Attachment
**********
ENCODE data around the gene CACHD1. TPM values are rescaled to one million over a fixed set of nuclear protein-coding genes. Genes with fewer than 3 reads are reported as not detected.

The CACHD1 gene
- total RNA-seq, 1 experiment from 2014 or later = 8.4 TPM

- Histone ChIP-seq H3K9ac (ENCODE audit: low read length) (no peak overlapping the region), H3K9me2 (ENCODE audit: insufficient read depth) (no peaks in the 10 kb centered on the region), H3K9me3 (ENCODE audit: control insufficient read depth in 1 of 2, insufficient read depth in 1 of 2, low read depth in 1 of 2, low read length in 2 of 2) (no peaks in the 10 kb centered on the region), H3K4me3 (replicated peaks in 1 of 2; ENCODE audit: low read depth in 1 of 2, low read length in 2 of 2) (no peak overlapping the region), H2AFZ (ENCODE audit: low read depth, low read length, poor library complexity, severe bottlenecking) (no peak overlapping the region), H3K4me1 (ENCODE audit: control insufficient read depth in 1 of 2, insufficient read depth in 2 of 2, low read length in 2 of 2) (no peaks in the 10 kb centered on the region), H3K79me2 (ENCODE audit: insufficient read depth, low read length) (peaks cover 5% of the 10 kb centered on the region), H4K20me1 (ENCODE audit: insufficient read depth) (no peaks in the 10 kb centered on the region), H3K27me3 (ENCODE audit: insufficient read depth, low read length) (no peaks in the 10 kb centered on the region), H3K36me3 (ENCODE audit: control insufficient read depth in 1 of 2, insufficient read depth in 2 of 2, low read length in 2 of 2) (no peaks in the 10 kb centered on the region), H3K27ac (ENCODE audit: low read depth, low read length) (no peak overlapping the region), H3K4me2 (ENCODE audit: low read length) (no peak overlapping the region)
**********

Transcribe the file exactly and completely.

ENCODE data around the gene CACHD1. TPM values are rescaled to one million over a fixed set of nuclear protein-coding genes. Genes with fewer than 3 reads are reported as not detected.

The CACHD1 gene
- total RNA-seq, 1 experiment from 2014 or later = 8.4 TPM

- Histone ChIP-seq H3K9ac (ENCODE audit: low read length) (no peak overlapping the region), H3K9me2 (ENCODE audit: insufficient read depth) (no peaks in the 10 kb centered on the region), H3K9me3 (ENCODE audit: control insufficient read depth in 1 of 2, insufficient read depth in 1 of 2, low read depth in 1 of 2, low read length in 2 of 2) (no peaks in the 10 kb centered on the region), H3K4me3 (replicated peaks in 1 of 2; ENCODE audit: low read depth in 1 of 2, low read length in 2 of 2) (no peak overlapping the region), H2AFZ (ENCODE audit: low read depth, low read length, poor library complexity, severe bottlenecking) (no peak overlapping the region), H3K4me1 (ENCODE audit: control insufficient read depth in 1 of 2, insufficient read depth in 2 of 2, low read length in 2 of 2) (no peaks in the 10 kb centered on the region), H3K79me2 (ENCODE audit: insufficient read depth, low read length) (peaks cover 5% of the 10 kb centered on the region), H4K20me1 (ENCODE audit: insufficient read depth) (no peaks in the 10 kb centered on the region), H3K27me3 (ENCODE audit: insufficient read depth, low read length) (no peaks in the 10 kb centered on the region), H3K36me3 (ENCODE audit: control insufficient read depth in 1 of 2, insufficient read depth in 2 of 2, low read length in 2 of 2) (no peaks in the 10 kb centered on the region), H3K27ac (ENCODE audit: low read depth, low read length) (no peak overlapping the region), H3K4me2 (ENCODE audit: low read length) (no peak overlapping the region)